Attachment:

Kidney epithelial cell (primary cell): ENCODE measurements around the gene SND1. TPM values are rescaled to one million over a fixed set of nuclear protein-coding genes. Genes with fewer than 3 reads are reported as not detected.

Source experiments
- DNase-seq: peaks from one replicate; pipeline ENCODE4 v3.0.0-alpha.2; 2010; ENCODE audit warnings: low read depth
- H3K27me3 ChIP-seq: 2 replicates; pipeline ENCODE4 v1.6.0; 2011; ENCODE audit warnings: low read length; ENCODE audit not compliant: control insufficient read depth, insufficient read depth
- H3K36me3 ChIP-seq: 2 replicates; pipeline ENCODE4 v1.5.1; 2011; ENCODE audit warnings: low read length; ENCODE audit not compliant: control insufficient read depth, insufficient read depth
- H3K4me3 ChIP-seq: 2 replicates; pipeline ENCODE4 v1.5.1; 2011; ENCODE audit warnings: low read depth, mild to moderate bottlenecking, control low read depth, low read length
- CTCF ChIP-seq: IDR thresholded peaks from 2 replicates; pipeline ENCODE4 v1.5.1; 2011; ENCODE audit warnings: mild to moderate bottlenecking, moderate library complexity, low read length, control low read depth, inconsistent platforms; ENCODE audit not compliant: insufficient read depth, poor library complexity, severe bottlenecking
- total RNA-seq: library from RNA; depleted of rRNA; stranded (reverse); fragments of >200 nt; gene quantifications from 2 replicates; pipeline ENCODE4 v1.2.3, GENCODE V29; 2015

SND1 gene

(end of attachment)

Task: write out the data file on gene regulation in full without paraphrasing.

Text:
Kidney epithelial cell (primary cell): ENCODE measurements around the gene SND1. TPM values are rescaled to one million over a fixed set of nuclear protein-coding genes. Genes with fewer than 3 reads are reported as not detected.

Source experiments
- DNase-seq: peaks from one replicate; pipeline ENCODE4 v3.0.0-alpha.2; 2010; ENCODE audit warnings: low read depth
- H3K27me3 ChIP-seq: 2 replicates; pipeline ENCODE4 v1.6.0; 2011; ENCODE audit warnings: low read length; ENCODE audit not compliant: control insufficient read depth, insufficient read depth
- H3K36me3 ChIP-seq: 2 replicates; pipeline ENCODE4 v1.5.1; 2011; ENCODE audit warnings: low read length; ENCODE audit not compliant: control insufficient read depth, insufficient read depth
- H3K4me3 ChIP-seq: 2 replicates; pipeline ENCODE4 v1.5.1; 2011; ENCODE audit warnings: low read depth, mild to moderate bottlenecking, control low read depth, low read length
- CTCF ChIP-seq: IDR thresholded peaks from 2 replicates; pipeline ENCODE4 v1.5.1; 2011; ENCODE audit warnings: mild to moderate bottlenecking, moderate library complexity, low read length, control low read depth, inconsistent platforms; ENCODE audit not compliant: insufficient read depth, poor library complexity, severe bottlenecking
- total RNA-seq: library from RNA; depleted of rRNA; stranded (reverse); fragments of >200 nt; gene quantifications from 2 replicates; pipeline ENCODE4 v1.2.3, GENCODE V29; 2015

SND1 gene